Should Yangtzekiang Garment Limited’s (HKG:294) Weak Investment Returns Worry You?

Today we’ll look at Yangtzekiang Garment Limited (HKG:294) and reflect on its potential as an investment. Specifically, we’re going to calculate its Return On Capital Employed (ROCE), in the hopes of getting some insight into the business.

First up, we’ll look at what ROCE is and how we calculate it. Second, we’ll look at its ROCE compared to similar companies. Finally, we’ll look at how its current liabilities affect its ROCE.

What is Return On Capital Employed (ROCE)?

ROCE measures the ‘return’ (pre-tax profit) a company generates from capital employed in its business. Generally speaking a higher ROCE is better. In brief, it is a useful tool, but it is not without drawbacks. Author Edwin Whiting says to be careful when comparing the ROCE of different businesses, since ‘No two businesses are exactly alike.’

So, How Do We Calculate ROCE?

The formula for calculating the return on capital employed is:

Return on Capital Employed = Earnings Before Interest and Tax (EBIT) ÷ (Total Assets – Current Liabilities)

Or for Yangtzekiang Garment:

0.008 = HK$9.6m ÷ (HK$1.3b – HK$131m) (Based on the trailing twelve months to September 2018.)

So, Yangtzekiang Garment has an ROCE of 0.8%.

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Does Yangtzekiang Garment Have A Good ROCE?

One way to assess ROCE is to compare similar companies. Using our data, Yangtzekiang Garment’s ROCE appears to be significantly below the 10.0% average in the Luxury industry. This performance could be negative if sustained, as it suggests the business may underperform its industry. Independently of how Yangtzekiang Garment compares to its industry, its ROCE in absolute terms is low; especially compared to the ~2.0% available in government bonds. It is likely that there are more attractive prospects out there.

Our data shows that Yangtzekiang Garment currently has an ROCE of 0.8%, compared to its ROCE of 0.5% 3 years ago. This makes us wonder if the company is improving.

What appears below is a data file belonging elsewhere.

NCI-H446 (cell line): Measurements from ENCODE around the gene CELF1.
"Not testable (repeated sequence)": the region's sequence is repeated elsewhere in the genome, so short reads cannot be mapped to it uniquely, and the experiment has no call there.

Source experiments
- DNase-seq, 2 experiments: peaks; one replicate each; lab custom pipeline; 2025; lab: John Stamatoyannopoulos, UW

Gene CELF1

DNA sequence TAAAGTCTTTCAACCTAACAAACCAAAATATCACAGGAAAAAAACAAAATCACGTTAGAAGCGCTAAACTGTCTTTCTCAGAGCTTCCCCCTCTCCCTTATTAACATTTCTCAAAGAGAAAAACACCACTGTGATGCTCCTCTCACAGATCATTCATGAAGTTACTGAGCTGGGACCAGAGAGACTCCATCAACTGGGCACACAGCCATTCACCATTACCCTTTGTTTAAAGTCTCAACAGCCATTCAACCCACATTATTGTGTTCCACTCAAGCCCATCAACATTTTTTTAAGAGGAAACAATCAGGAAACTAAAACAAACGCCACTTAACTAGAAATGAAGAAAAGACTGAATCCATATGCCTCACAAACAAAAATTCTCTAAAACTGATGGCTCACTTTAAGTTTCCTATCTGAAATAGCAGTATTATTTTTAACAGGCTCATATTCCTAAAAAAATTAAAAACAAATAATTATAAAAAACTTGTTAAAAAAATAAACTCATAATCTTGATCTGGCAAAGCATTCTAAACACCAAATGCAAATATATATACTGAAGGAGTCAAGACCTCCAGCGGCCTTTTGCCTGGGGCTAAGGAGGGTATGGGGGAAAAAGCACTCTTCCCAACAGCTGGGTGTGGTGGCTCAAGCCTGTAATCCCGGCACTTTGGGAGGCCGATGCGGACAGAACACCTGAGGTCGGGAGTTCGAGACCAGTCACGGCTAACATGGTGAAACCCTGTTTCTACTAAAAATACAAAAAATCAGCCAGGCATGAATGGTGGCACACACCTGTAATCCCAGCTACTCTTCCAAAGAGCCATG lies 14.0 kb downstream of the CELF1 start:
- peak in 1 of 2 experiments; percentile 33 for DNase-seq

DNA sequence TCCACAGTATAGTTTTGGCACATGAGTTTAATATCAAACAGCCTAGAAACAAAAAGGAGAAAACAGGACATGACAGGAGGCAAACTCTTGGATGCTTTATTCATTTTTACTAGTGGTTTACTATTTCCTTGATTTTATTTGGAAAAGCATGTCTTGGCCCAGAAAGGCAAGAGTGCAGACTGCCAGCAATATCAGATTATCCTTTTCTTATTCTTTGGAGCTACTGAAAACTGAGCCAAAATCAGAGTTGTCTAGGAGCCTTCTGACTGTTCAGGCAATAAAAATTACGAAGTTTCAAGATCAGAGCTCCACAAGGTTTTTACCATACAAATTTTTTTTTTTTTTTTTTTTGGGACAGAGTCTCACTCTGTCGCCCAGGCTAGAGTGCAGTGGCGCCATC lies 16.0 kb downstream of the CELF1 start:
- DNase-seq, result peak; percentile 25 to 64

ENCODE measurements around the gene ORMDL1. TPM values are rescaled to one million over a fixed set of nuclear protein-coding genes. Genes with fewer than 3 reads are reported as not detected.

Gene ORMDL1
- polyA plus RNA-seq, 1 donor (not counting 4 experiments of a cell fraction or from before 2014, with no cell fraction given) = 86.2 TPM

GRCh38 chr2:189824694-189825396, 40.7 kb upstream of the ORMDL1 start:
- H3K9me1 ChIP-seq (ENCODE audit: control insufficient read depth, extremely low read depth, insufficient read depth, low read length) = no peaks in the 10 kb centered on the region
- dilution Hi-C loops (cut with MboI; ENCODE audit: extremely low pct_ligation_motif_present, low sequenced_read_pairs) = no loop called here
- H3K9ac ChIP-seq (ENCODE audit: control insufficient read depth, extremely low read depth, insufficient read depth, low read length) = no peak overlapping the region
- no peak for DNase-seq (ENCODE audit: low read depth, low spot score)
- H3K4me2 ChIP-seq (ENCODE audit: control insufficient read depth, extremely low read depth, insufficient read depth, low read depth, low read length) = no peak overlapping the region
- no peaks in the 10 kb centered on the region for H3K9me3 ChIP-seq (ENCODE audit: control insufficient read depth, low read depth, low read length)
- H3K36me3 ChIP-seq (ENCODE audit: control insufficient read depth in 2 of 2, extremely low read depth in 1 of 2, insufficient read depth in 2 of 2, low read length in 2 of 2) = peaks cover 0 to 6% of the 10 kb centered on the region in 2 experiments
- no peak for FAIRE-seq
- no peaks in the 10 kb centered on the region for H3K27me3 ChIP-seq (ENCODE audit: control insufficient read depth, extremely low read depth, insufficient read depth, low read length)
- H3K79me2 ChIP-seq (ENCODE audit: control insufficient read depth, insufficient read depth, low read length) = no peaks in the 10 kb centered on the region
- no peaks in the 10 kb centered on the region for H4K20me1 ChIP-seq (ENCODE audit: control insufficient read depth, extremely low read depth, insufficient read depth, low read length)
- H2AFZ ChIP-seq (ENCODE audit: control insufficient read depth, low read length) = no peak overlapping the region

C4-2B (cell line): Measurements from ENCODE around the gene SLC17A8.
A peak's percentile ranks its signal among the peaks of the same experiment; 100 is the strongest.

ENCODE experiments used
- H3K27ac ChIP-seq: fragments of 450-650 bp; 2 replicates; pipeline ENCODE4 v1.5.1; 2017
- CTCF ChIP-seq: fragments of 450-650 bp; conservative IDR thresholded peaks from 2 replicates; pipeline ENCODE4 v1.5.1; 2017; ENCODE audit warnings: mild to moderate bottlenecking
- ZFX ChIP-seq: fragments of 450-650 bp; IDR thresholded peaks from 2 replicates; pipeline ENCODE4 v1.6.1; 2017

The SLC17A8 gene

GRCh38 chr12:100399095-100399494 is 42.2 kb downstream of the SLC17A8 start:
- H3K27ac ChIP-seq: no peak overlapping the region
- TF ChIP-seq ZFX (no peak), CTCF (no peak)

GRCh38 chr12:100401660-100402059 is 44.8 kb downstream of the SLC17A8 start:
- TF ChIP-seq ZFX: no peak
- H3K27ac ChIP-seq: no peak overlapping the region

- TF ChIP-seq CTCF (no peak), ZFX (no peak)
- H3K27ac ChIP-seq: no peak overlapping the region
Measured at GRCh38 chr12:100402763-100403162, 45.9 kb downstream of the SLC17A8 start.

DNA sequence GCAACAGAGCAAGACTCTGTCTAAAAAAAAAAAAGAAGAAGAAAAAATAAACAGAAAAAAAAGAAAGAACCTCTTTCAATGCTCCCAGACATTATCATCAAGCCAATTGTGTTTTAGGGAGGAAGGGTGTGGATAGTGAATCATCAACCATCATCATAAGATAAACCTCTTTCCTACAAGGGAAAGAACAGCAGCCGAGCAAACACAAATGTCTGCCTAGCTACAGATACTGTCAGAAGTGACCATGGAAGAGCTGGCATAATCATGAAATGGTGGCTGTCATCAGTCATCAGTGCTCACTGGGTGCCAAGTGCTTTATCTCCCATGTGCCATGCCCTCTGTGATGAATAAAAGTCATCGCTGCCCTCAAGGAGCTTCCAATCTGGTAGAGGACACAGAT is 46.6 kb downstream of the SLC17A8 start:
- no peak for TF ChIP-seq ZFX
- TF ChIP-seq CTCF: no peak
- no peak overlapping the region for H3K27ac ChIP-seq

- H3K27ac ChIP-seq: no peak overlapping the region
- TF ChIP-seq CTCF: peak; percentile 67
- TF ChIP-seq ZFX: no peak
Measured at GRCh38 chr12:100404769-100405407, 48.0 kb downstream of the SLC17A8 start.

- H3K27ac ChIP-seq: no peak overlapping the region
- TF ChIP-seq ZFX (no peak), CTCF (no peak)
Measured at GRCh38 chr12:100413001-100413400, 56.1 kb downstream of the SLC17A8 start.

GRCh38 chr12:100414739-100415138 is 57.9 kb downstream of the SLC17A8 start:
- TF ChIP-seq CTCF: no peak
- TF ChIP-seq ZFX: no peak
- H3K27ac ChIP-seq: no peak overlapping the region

SEHK:294 Past Revenue and Net Income, May 20th 2019
SEHK:294 Past Revenue and Net Income, May 20th 2019

When considering this metric, keep in mind that it is backwards looking, and not necessarily predictive. ROCE can be deceptive for cyclical businesses, as returns can look incredible in boom times, and terribly low in downturns. This is because ROCE only looks at one year, instead of considering returns across a whole cycle. You can check if Yangtzekiang Garment has cyclical profits by looking at this free graph of past earnings, revenue and cash flow.

Do Yangtzekiang Garment’s Current Liabilities Skew Its ROCE?

Liabilities, such as supplier bills and bank overdrafts, are referred to as current liabilities if they need to be paid within 12 months. The ROCE equation subtracts current liabilities from capital employed, so a company with a lot of current liabilities appears to have less capital employed, and a higher ROCE than otherwise. To counteract this, we check if a company has high current liabilities, relative to its total assets.

Yangtzekiang Garment has total assets of HK$1.3b and current liabilities of HK$131m. As a result, its current liabilities are equal to approximately 9.8% of its total assets. With barely any current liabilities, there is minimal impact on Yangtzekiang Garment’s admittedly low ROCE.

What We Can Learn From Yangtzekiang Garment’s ROCE

Nevertheless, there are potentially more attractive companies to invest in. Of course, you might also be able to find a better stock than Yangtzekiang Garment. So you may wish to see this free collection of other companies that have grown earnings strongly.

I will like Yangtzekiang Garment better if I see some big insider buys. While we wait, check out this free list of growing companies with considerable, recent, insider buying.

We aim to bring you long-term focused research analysis driven by fundamental data. Note that our analysis may not factor in the latest price-sensitive company announcements or qualitative material.

If you spot an error that warrants correction, please contact the editor at editorial-team@simplywallst.com. This article by Simply Wall St is general in nature. It does not constitute a recommendation to buy or sell any stock, and does not take account of your objectives, or your financial situation. Simply Wall St has no position in the stocks mentioned. Thank you for reading.